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N. Korea condemns visit to shelled island by South's Lee

SEOUL -- North Korea Saturday condemned a recent visit by the South's President Lee Myung-bak to an island close to their disputed border and reiterated that it only recognizes a demarcation line drawn by Pyongyang.

A National Defense Commission spokesman said Lee's trip Thursday to Yeonpyeong island, shelled by the North in 2010, intended to raise tensions and rally support for the conservative ruling party ahead of December elections.

The spokesman also reiterated Pyongyang's opposition to the Northern Limit Line (NLL) — a frontier drawn by the U.S.-led United Nations Command at the end of the 1950-53 Korean War to prevent any accidental clashes between the two.

“This (visit) is a revelation of his (Lee's) foolish attempt to disturb the nation's peace and stability, escalate confrontation and provoke a war by preserving the NLL, the root cause of confrontation and clash,” the spokesman was quoted as saying by the official Korean Central News Agency.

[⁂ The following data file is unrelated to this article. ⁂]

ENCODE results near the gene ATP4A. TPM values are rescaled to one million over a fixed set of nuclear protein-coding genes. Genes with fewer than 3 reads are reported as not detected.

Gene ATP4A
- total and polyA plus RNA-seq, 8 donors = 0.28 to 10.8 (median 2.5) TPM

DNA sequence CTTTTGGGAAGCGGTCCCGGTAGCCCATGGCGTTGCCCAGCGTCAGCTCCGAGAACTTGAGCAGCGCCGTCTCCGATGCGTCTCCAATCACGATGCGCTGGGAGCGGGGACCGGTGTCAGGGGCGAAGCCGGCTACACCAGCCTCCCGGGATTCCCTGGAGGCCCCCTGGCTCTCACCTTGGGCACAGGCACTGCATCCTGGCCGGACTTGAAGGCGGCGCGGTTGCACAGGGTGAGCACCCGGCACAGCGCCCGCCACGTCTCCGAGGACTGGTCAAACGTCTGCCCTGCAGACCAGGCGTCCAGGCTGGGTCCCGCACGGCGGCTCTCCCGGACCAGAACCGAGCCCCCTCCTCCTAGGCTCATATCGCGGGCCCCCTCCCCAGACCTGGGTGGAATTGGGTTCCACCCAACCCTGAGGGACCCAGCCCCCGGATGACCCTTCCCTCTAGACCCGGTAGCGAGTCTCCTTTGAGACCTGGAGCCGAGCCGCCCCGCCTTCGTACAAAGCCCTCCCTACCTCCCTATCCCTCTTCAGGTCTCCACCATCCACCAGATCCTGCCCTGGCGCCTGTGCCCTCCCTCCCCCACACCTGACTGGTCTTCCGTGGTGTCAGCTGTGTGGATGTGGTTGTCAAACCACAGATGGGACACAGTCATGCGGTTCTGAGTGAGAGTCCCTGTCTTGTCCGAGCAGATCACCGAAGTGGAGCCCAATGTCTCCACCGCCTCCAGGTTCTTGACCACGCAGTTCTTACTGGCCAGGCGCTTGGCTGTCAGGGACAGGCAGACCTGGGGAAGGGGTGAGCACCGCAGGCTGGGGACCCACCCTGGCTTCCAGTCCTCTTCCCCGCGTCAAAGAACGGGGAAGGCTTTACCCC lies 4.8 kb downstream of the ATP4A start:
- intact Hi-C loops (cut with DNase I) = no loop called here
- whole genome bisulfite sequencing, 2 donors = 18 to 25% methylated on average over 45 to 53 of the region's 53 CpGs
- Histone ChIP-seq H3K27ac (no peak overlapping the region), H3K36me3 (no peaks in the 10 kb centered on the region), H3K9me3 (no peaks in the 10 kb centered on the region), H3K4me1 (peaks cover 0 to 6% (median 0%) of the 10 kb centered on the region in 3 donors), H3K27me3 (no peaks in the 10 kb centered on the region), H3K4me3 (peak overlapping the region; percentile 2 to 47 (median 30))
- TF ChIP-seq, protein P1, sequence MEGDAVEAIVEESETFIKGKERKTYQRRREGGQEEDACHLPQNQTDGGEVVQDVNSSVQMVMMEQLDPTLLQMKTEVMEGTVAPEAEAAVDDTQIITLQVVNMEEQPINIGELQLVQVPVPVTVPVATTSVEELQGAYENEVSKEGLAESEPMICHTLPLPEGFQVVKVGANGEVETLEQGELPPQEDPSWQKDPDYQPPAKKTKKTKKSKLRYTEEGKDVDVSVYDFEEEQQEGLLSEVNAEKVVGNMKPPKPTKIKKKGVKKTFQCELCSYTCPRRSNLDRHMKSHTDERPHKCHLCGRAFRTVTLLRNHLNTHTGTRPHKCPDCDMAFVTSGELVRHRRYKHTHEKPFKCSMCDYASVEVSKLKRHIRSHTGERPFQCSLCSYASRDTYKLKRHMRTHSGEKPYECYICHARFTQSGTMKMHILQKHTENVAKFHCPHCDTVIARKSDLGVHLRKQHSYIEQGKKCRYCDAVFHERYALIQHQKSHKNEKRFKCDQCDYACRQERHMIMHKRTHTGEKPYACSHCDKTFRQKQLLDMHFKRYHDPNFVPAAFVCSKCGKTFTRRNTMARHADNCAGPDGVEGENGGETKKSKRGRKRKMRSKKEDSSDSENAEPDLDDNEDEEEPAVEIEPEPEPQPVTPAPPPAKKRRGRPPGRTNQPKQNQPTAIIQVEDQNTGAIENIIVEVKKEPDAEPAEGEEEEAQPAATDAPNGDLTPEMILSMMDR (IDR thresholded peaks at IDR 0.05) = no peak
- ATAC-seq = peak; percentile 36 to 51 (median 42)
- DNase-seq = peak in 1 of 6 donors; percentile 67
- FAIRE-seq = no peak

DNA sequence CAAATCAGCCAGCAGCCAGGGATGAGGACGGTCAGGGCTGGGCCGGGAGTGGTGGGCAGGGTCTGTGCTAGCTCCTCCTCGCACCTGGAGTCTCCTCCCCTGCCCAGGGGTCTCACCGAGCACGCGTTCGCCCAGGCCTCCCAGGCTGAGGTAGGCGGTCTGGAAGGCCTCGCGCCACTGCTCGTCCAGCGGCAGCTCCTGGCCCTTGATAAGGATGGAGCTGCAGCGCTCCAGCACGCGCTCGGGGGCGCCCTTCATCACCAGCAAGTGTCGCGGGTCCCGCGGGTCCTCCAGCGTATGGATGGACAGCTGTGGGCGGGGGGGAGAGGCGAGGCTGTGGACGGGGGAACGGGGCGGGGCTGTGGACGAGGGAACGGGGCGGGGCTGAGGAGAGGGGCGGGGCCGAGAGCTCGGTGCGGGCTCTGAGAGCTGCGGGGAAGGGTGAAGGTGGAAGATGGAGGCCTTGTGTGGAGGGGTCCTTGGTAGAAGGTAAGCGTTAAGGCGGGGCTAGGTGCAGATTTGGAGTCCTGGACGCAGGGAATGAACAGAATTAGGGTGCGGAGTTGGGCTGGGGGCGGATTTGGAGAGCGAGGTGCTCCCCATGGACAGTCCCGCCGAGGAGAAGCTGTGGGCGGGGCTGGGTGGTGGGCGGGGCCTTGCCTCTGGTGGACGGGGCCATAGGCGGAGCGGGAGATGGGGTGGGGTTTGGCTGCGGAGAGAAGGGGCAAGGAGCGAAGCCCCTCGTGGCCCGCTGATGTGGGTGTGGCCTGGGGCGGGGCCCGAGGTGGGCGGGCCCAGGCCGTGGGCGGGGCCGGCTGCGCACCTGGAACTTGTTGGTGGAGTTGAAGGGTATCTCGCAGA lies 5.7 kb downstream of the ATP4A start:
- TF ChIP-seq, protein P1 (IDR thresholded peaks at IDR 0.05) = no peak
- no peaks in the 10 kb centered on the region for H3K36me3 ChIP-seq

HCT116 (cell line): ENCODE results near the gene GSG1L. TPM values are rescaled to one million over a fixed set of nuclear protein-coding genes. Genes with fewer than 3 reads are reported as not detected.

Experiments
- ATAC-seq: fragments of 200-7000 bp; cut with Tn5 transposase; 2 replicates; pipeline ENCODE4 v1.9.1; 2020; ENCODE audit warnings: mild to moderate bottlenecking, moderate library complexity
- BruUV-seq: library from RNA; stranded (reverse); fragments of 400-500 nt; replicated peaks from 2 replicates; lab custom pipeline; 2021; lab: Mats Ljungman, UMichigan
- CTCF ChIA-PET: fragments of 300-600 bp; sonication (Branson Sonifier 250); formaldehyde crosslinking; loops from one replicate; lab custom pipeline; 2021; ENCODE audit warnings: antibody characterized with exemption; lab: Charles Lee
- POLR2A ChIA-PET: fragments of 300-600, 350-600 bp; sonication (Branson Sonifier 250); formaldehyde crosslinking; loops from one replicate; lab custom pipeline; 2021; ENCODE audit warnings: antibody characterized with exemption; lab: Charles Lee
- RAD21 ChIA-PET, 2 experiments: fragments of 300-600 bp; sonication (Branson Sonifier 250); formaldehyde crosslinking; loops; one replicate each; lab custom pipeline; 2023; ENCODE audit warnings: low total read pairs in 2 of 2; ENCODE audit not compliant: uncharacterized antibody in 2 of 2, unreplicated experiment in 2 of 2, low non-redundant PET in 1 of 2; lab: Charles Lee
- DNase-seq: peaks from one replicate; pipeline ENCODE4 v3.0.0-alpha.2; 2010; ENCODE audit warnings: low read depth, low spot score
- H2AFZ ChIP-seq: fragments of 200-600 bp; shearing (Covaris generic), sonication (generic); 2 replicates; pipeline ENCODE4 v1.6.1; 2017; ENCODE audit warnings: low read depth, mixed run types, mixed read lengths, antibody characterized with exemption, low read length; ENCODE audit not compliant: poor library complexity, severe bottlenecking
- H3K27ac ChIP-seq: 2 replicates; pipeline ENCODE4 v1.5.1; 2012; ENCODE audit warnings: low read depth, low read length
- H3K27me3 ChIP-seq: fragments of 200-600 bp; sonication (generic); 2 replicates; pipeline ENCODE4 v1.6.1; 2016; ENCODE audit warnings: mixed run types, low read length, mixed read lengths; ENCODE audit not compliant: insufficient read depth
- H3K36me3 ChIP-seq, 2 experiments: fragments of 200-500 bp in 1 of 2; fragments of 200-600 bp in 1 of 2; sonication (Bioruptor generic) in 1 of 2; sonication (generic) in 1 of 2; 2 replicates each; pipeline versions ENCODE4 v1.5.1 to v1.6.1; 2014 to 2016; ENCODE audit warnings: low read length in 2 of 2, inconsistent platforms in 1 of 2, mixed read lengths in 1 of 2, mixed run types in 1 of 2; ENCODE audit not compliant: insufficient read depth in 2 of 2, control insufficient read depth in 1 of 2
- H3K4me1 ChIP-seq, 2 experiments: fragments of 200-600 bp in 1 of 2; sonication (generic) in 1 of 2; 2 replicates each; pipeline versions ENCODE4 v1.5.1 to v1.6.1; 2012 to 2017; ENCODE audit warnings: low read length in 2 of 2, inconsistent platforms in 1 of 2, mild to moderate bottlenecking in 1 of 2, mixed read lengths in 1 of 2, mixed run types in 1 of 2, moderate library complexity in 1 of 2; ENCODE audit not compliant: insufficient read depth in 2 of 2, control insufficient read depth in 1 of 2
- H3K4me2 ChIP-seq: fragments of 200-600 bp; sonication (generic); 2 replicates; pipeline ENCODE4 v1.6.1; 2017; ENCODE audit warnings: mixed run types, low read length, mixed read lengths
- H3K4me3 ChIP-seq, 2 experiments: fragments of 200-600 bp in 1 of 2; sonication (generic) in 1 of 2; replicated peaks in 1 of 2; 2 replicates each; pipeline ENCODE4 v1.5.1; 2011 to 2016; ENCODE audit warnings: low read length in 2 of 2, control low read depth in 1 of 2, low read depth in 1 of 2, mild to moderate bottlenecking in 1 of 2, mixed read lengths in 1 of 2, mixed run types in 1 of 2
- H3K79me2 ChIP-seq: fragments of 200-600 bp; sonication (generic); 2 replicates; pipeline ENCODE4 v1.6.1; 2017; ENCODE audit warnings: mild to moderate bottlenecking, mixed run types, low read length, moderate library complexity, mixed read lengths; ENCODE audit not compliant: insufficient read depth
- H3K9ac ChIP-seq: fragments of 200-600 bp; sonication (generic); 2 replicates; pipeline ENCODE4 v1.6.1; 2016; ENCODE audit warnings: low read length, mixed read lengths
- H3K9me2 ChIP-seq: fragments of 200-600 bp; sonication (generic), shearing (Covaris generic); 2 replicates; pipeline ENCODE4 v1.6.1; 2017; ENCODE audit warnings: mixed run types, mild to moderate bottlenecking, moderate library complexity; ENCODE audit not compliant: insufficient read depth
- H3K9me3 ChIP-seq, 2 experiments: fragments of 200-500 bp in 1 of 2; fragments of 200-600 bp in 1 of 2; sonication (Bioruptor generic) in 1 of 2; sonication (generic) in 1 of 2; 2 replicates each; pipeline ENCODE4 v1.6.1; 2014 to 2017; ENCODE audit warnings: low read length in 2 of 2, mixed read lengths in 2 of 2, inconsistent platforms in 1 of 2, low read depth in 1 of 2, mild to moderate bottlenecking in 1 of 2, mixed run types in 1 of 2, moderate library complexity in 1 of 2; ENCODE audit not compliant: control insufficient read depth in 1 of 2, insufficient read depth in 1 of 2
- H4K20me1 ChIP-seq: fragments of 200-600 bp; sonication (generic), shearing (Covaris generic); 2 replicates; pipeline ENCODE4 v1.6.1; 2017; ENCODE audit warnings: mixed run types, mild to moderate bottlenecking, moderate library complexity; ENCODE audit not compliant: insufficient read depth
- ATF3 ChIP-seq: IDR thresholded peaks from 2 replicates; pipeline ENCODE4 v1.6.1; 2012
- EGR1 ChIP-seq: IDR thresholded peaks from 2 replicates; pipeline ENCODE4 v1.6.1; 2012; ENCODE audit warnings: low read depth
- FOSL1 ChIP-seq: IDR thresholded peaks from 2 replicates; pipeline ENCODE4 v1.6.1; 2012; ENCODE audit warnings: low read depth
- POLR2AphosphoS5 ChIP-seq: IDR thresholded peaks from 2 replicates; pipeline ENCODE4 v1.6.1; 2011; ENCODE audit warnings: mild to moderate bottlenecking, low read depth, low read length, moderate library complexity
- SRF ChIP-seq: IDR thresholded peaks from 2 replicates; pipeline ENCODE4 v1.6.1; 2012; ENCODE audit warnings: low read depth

“NLL is an illegal bogus line drawn by the U.S. imperialist aggressor forces unilaterally and in a brigandish manner.

“Only maritime military demarcation line set by the DPRK (North Korea), not NLL, will remain in the West Sea till the country is reunified,” he added.

During his visit President Lee urged soldiers on Yeonpyeong to defend the sea border at any cost. It came more than two years after Seoul accused Pyongyang of torpedoing one of its warships there, causing the loss of 46 lives.

The North denied involvement in the March 2010 incident but went on to shell a border island that left four South Koreans dead in November of the same year.

The North's spokesman added that Lee's visit was “a cynical ploy” ahead of the South's presidential election in December to “create conditions favorable for the conservative ruling party's stay in power”.

Lee is unable to run for a second presidential term in the election because the country's constitution limits presidents to one five-year term.

Last month, the South urged the North to stop trying to influence the election, warning of a strong military response against any provocative act.

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